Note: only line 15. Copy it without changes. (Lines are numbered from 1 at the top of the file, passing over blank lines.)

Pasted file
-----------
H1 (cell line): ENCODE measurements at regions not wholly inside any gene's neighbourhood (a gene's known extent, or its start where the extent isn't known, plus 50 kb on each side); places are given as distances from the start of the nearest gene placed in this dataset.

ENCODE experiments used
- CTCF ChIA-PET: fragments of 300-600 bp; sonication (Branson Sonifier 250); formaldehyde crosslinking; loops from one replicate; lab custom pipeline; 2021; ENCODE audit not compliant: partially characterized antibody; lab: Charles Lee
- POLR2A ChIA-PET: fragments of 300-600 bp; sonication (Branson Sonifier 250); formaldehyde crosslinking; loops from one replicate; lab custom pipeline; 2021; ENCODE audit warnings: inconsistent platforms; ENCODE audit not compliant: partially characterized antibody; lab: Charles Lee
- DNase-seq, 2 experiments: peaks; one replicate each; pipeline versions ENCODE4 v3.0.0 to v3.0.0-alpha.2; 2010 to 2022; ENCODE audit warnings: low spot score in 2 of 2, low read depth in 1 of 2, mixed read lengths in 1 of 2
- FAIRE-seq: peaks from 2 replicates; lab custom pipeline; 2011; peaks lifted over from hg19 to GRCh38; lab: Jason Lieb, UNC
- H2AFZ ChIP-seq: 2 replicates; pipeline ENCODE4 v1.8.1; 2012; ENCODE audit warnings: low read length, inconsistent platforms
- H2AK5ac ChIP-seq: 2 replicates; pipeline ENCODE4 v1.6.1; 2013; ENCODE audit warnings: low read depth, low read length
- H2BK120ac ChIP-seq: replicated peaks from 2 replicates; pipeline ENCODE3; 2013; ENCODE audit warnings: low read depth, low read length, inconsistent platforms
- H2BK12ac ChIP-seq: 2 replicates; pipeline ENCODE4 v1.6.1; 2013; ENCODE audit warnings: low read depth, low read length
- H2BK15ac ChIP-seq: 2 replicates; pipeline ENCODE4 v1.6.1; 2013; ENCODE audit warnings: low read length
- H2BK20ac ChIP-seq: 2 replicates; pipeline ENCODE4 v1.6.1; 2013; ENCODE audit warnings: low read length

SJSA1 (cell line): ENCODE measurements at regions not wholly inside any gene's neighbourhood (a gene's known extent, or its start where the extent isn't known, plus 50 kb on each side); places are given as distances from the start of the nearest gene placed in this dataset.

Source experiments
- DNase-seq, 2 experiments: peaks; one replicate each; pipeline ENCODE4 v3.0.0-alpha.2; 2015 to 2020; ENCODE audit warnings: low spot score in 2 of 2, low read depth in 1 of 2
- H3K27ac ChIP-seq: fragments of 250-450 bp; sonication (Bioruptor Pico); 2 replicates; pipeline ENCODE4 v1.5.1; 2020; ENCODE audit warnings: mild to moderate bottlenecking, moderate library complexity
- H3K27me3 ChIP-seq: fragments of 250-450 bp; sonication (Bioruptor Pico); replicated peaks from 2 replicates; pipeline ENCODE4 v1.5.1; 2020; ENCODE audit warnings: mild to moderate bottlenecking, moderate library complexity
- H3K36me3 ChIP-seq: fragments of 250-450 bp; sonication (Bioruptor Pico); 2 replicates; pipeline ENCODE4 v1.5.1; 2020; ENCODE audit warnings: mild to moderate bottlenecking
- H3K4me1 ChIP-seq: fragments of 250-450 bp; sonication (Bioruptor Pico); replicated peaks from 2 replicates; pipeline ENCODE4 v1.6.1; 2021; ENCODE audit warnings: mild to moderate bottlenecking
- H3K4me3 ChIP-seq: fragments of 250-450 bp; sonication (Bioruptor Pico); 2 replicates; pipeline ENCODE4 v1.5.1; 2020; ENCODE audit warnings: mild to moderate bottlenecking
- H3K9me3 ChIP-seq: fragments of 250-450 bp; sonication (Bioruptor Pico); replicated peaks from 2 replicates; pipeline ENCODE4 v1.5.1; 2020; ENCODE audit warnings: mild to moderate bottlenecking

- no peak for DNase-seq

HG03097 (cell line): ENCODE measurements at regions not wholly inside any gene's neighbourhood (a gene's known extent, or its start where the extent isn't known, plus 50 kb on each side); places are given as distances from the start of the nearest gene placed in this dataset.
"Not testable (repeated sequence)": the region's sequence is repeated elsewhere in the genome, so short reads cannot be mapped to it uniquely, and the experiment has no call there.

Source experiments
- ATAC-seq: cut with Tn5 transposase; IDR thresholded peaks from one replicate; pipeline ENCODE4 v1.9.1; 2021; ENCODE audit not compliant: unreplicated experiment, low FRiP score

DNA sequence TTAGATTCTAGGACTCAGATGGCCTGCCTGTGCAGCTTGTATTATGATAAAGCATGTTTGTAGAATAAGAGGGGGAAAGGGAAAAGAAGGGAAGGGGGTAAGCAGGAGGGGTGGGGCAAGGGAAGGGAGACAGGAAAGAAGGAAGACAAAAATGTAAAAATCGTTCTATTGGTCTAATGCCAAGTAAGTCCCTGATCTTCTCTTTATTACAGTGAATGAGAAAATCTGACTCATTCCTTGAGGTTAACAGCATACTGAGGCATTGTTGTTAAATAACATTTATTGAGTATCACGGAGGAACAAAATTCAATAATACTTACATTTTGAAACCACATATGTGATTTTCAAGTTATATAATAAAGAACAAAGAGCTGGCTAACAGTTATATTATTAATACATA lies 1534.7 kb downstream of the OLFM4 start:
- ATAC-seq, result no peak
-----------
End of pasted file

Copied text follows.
- DNase-seq, 2 experiments: peaks; one replicate each; pipeline ENCODE4 v3.0.0-alpha.2; 2015 to 2020; ENCODE audit warnings: low spot score in 2 of 2, low read depth in 1 of 2